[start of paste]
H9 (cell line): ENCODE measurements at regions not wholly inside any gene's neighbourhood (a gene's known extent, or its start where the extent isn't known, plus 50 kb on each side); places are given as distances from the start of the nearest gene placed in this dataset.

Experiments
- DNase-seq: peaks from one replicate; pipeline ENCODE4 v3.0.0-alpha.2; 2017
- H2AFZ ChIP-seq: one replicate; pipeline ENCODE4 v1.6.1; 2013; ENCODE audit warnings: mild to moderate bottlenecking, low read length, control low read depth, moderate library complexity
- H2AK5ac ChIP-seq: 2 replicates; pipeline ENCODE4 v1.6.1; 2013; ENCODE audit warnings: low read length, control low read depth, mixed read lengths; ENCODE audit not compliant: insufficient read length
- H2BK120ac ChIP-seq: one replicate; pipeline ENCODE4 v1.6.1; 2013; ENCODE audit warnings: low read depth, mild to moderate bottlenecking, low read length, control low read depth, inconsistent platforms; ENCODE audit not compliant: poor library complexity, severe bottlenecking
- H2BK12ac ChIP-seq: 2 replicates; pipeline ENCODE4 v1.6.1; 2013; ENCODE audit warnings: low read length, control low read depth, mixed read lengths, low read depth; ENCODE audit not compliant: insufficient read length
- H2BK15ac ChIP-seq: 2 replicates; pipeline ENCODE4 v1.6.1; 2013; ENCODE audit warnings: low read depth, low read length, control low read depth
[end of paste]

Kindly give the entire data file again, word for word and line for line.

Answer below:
H9 (cell line): ENCODE measurements at regions not wholly inside any gene's neighbourhood (a gene's known extent, or its start where the extent isn't known, plus 50 kb on each side); places are given as distances from the start of the nearest gene placed in this dataset.

Experiments
- DNase-seq: peaks from one replicate; pipeline ENCODE4 v3.0.0-alpha.2; 2017
- H2AFZ ChIP-seq: one replicate; pipeline ENCODE4 v1.6.1; 2013; ENCODE audit warnings: mild to moderate bottlenecking, low read length, control low read depth, moderate library complexity
- H2AK5ac ChIP-seq: 2 replicates; pipeline ENCODE4 v1.6.1; 2013; ENCODE audit warnings: low read length, control low read depth, mixed read lengths; ENCODE audit not compliant: insufficient read length
- H2BK120ac ChIP-seq: one replicate; pipeline ENCODE4 v1.6.1; 2013; ENCODE audit warnings: low read depth, mild to moderate bottlenecking, low read length, control low read depth, inconsistent platforms; ENCODE audit not compliant: poor library complexity, severe bottlenecking
- H2BK12ac ChIP-seq: 2 replicates; pipeline ENCODE4 v1.6.1; 2013; ENCODE audit warnings: low read length, control low read depth, mixed read lengths, low read depth; ENCODE audit not compliant: insufficient read length
- H2BK15ac ChIP-seq: 2 replicates; pipeline ENCODE4 v1.6.1; 2013; ENCODE audit warnings: low read depth, low read length, control low read depth